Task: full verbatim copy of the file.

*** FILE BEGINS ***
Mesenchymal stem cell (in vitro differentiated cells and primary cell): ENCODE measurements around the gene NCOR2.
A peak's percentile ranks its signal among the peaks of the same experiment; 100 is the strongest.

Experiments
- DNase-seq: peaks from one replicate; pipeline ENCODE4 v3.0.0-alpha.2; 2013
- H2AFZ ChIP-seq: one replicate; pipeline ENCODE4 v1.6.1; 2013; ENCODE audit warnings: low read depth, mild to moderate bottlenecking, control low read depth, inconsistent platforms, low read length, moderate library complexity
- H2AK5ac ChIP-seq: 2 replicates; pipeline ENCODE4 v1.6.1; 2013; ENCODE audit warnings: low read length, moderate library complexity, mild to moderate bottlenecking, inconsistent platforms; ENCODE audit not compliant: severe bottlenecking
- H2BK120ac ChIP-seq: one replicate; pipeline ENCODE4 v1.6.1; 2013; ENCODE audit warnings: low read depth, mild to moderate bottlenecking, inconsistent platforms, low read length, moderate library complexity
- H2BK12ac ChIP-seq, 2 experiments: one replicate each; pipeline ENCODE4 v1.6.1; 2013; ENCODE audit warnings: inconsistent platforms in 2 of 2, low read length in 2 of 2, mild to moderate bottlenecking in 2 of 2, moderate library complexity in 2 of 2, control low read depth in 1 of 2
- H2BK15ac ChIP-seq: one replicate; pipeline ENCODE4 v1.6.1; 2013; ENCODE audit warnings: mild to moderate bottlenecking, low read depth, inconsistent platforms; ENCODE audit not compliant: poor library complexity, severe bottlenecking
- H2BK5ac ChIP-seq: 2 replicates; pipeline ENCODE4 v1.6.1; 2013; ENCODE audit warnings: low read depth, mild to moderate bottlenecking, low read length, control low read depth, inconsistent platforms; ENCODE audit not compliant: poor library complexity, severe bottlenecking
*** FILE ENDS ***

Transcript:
Mesenchymal stem cell (in vitro differentiated cells and primary cell): ENCODE measurements around the gene NCOR2.
A peak's percentile ranks its signal among the peaks of the same experiment; 100 is the strongest.

Experiments
- DNase-seq: peaks from one replicate; pipeline ENCODE4 v3.0.0-alpha.2; 2013
- H2AFZ ChIP-seq: one replicate; pipeline ENCODE4 v1.6.1; 2013; ENCODE audit warnings: low read depth, mild to moderate bottlenecking, control low read depth, inconsistent platforms, low read length, moderate library complexity
- H2AK5ac ChIP-seq: 2 replicates; pipeline ENCODE4 v1.6.1; 2013; ENCODE audit warnings: low read length, moderate library complexity, mild to moderate bottlenecking, inconsistent platforms; ENCODE audit not compliant: severe bottlenecking
- H2BK120ac ChIP-seq: one replicate; pipeline ENCODE4 v1.6.1; 2013; ENCODE audit warnings: low read depth, mild to moderate bottlenecking, inconsistent platforms, low read length, moderate library complexity
- H2BK12ac ChIP-seq, 2 experiments: one replicate each; pipeline ENCODE4 v1.6.1; 2013; ENCODE audit warnings: inconsistent platforms in 2 of 2, low read length in 2 of 2, mild to moderate bottlenecking in 2 of 2, moderate library complexity in 2 of 2, control low read depth in 1 of 2
- H2BK15ac ChIP-seq: one replicate; pipeline ENCODE4 v1.6.1; 2013; ENCODE audit warnings: mild to moderate bottlenecking, low read depth, inconsistent platforms; ENCODE audit not compliant: poor library complexity, severe bottlenecking
- H2BK5ac ChIP-seq: 2 replicates; pipeline ENCODE4 v1.6.1; 2013; ENCODE audit warnings: low read depth, mild to moderate bottlenecking, low read length, control low read depth, inconsistent platforms; ENCODE audit not compliant: poor library complexity, severe bottlenecking